Finding Humanity with the Peaceniks in The Good Soldier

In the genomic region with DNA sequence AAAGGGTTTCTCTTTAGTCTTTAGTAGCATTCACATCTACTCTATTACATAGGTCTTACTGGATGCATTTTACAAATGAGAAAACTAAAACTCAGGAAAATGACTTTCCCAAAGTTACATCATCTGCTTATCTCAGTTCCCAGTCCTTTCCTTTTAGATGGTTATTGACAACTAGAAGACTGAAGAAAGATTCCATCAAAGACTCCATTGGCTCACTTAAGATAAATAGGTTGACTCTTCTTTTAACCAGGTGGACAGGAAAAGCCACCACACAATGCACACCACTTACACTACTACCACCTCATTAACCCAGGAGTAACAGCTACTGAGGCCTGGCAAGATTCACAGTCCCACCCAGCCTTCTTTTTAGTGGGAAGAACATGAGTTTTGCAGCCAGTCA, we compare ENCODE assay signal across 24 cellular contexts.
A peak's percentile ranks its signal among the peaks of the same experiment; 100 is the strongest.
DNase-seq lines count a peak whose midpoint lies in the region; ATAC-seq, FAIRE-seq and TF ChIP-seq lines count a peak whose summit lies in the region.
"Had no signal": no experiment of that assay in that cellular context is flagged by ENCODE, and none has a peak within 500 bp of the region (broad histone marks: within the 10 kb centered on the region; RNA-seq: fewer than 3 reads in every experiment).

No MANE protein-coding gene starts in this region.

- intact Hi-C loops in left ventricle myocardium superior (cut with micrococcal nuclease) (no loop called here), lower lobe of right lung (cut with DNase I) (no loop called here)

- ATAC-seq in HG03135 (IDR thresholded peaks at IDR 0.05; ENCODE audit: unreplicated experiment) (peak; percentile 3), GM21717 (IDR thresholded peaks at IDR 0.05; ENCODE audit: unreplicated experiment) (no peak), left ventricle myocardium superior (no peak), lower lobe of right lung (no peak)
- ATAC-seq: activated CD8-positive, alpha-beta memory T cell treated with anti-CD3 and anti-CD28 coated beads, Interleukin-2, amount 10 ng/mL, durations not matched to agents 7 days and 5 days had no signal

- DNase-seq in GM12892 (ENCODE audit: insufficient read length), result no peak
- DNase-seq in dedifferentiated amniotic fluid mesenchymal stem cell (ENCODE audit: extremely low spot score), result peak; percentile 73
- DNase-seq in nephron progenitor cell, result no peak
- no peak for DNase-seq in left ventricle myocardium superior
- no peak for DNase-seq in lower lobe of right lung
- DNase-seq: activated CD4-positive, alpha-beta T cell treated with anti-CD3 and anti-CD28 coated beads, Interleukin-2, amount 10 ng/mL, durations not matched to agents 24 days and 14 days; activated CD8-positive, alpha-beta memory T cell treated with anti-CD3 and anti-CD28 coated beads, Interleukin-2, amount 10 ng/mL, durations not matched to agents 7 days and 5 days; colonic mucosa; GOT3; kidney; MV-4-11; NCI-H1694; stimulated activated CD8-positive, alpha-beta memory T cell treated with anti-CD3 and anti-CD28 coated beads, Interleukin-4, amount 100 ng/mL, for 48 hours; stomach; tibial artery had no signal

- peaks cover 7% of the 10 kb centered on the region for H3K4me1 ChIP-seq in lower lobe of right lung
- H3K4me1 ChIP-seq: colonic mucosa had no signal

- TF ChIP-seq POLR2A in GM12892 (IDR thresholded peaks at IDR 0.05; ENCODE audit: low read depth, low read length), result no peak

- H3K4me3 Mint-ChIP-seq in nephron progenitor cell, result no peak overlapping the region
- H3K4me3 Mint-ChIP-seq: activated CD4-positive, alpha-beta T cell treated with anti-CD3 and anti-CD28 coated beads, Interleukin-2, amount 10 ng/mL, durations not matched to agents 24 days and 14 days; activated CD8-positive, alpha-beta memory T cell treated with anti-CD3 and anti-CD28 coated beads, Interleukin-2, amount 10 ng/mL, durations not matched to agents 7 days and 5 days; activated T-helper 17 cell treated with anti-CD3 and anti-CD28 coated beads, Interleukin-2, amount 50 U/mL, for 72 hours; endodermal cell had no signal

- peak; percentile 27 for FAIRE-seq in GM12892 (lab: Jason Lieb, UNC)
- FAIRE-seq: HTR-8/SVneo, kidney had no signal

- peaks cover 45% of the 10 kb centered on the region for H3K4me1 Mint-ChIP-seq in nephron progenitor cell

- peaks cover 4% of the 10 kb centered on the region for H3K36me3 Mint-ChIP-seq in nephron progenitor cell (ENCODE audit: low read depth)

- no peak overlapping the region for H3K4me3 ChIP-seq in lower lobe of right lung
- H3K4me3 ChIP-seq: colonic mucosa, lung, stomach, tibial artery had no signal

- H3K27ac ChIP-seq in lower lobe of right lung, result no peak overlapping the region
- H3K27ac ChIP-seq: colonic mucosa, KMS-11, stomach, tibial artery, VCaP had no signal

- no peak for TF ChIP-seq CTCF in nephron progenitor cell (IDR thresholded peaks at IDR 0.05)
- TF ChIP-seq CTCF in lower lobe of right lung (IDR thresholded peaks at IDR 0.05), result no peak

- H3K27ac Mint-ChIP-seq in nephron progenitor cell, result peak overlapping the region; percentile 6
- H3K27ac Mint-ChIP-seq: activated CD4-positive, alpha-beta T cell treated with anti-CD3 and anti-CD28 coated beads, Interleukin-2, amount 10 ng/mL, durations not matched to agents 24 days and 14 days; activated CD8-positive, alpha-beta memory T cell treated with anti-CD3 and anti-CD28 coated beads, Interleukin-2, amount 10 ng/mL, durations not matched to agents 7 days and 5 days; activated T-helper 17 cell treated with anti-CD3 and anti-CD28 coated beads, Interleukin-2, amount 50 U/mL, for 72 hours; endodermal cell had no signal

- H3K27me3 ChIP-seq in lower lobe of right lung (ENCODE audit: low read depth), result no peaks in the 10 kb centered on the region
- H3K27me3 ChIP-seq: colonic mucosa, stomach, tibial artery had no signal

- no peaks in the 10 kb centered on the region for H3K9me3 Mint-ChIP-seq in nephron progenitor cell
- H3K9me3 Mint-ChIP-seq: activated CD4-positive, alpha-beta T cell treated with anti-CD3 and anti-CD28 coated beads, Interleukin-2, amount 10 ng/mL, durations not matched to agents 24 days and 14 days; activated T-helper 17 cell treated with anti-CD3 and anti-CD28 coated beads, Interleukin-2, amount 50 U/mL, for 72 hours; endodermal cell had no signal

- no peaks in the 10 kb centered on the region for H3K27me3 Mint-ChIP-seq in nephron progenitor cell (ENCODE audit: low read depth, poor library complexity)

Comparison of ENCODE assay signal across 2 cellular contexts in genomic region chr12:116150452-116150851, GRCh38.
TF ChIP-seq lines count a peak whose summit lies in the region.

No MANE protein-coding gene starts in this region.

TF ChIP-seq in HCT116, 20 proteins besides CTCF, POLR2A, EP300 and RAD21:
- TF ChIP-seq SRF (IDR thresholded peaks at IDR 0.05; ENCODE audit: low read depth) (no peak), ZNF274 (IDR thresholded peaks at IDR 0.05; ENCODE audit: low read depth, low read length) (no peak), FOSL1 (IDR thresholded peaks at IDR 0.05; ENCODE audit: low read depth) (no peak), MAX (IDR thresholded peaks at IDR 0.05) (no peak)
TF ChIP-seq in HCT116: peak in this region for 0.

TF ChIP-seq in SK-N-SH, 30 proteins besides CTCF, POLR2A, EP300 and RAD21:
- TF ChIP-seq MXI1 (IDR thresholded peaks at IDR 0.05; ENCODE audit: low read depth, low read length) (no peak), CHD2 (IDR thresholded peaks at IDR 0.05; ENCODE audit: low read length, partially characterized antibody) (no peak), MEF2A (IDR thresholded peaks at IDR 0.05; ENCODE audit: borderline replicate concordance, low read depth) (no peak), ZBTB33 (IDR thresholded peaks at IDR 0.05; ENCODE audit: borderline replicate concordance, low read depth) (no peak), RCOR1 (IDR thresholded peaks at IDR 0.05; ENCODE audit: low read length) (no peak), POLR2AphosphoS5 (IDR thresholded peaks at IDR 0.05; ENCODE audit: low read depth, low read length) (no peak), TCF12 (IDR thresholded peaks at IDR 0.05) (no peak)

Disconcertingly timeless is the idea that a "good" soldier is one who kills, lest he be killed. The emotional and psychological fallout from the battlefield has been at the core of countless war dramas, but Lexy Lovell and Michael Uys's potent and wisely straightforward doc depicts a quintet of U.S. soldiers who, as their frank testimonies reveal, found their humanity among the peaceniks. All decorated veterans who fought bravely in American wars (World War II, Vietnam, the Gulf War, Iraq), each man recounts his light-bulb moment and the moral grappling that led up to it. There are tales of hesitant suicide attempts, nonchalant responses to collateral damage, and holy-fucking-shit combat sociopathy, with inserted war footage that evokes specific details while remaining broad enough to illustrate how little changes between battles. What's most shocking and affecting is how comfortable and eloquent each of these soldiers is in spilling their guts about the guts they've spilled. It's easy to take an antiwar philosophy for granted until you see a former staff sergeant courageously walking the streets with a sign reading, "I killed innocent civilians for our government."
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